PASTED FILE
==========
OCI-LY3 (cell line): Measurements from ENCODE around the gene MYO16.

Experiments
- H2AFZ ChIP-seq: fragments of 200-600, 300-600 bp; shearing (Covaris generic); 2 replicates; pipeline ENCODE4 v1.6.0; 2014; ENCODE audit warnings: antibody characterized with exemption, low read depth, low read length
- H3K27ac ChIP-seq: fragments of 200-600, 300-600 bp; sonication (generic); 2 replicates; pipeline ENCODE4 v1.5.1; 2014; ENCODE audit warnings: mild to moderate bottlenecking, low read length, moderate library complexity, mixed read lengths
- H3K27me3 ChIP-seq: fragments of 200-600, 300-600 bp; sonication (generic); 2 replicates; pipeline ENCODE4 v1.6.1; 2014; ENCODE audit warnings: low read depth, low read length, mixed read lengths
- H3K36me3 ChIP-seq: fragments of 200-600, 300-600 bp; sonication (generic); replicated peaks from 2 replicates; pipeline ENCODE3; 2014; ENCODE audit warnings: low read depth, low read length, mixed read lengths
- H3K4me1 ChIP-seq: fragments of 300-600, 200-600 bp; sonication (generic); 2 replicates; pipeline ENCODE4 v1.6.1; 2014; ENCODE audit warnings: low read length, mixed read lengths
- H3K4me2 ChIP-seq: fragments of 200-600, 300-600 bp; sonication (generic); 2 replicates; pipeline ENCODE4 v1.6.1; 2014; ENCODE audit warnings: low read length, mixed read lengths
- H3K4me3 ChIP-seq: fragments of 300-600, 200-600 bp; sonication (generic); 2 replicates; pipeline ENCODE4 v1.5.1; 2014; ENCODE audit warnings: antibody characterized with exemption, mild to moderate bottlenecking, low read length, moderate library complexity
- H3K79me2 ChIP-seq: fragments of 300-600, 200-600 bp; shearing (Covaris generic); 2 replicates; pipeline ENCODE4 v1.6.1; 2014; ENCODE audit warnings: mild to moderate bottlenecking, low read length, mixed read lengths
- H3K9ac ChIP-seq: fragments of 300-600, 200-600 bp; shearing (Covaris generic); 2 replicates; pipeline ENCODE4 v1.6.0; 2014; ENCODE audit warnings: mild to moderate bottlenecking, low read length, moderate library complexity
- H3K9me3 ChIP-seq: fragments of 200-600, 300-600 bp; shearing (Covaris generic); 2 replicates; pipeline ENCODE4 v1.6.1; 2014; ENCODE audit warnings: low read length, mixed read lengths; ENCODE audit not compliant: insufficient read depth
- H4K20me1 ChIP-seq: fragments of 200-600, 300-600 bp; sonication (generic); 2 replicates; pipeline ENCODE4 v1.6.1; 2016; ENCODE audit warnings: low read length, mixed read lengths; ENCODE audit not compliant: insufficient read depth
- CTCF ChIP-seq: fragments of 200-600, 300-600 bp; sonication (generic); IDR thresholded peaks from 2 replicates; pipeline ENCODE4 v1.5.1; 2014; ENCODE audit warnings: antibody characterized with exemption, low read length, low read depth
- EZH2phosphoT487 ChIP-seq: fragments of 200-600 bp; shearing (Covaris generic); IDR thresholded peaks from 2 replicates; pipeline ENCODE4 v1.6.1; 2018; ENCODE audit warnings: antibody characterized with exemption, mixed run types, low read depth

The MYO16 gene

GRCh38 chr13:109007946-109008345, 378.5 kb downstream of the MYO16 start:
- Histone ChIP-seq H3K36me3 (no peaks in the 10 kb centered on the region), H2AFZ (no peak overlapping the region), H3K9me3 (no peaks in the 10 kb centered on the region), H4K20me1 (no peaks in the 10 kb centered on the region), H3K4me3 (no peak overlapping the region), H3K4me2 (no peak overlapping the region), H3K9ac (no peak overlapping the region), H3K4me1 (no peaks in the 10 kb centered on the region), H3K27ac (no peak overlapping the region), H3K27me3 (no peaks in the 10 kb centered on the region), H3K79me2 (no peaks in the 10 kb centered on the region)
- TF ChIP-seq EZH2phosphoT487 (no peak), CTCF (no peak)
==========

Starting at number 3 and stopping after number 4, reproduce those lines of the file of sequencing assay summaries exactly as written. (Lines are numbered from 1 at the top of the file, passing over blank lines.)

- H2AFZ ChIP-seq: fragments of 200-600, 300-600 bp; shearing (Covaris generic); 2 replicates; pipeline ENCODE4 v1.6.0; 2014; ENCODE audit warnings: antibody characterized with exemption, low read depth, low read length
- H3K27ac ChIP-seq: fragments of 200-600, 300-600 bp; sonication (generic); 2 replicates; pipeline ENCODE4 v1.5.1; 2014; ENCODE audit warnings: mild to moderate bottlenecking, low read length, moderate library complexity, mixed read lengths